Economics/Class Relations

‘That raise meant nothing’: Inflation is wiping out pay increases for most Americans

By Abha Bhattarai Washington Post

Ty Stehlik, who works the front desk at a hotel in Milwaukee, pleaded for a raise all through the pandemic — and finally got an extra $1 an hour in the fall to make $15.

But higher prices for rent and food have completely negated that 7 percent bump. Stehlik, who identifies as nonbinary, says they’re still relying on family for help covering rent and groceries.

“That raise meant nothing,” said Stehlik, 23, whose roommate works at the same hotel. “I’ve got student loans. My roommate’s got medical debt. Most of my co-workers work two or three jobs, and they’re still having difficulty making ends meet.”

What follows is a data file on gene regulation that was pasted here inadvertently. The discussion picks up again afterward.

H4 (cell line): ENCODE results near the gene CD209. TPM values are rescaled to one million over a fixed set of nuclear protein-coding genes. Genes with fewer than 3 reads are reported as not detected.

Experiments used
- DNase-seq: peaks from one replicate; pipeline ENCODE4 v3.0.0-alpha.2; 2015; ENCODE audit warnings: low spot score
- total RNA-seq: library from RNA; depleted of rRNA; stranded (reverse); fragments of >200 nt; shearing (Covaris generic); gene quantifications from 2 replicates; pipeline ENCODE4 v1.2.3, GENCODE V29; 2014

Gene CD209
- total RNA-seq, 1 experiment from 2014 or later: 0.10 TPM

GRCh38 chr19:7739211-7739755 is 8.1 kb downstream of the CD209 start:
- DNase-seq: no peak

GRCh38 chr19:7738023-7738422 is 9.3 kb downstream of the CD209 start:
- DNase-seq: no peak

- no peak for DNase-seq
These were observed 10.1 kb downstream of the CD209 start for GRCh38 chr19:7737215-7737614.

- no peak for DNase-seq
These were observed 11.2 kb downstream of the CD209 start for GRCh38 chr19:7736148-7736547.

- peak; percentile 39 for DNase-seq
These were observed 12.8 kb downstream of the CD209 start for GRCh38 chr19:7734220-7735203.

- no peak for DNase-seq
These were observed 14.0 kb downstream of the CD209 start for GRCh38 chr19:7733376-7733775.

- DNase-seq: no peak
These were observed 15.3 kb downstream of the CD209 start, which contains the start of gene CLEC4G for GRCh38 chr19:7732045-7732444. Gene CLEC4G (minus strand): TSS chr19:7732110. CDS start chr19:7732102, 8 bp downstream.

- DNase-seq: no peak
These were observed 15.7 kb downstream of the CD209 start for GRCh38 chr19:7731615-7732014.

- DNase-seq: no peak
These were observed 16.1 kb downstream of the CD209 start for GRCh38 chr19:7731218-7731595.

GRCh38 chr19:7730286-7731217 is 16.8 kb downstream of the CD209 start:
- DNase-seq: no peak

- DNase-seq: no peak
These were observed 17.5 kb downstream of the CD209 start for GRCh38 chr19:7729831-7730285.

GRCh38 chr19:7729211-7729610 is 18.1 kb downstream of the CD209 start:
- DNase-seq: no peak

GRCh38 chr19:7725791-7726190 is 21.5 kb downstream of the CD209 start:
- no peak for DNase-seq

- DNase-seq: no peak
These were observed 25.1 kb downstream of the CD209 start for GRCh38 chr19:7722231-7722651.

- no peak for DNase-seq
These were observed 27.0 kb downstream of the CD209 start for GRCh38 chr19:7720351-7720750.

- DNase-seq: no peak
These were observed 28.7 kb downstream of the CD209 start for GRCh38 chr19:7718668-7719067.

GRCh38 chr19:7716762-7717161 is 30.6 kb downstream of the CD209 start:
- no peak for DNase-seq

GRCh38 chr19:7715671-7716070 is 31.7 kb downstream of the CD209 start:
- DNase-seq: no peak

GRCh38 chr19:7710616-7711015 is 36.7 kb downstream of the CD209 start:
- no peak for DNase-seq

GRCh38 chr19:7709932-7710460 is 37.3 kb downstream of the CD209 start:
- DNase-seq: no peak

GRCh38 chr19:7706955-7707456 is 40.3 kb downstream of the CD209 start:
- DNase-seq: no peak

After years of barely budging, wage growth is finally at its highest level in decades. A global pandemic, combined with swift government stimulus and unexpected labor shortages have put workers in the driver’s seat, giving them the kind of negotiating power they had never imagined.


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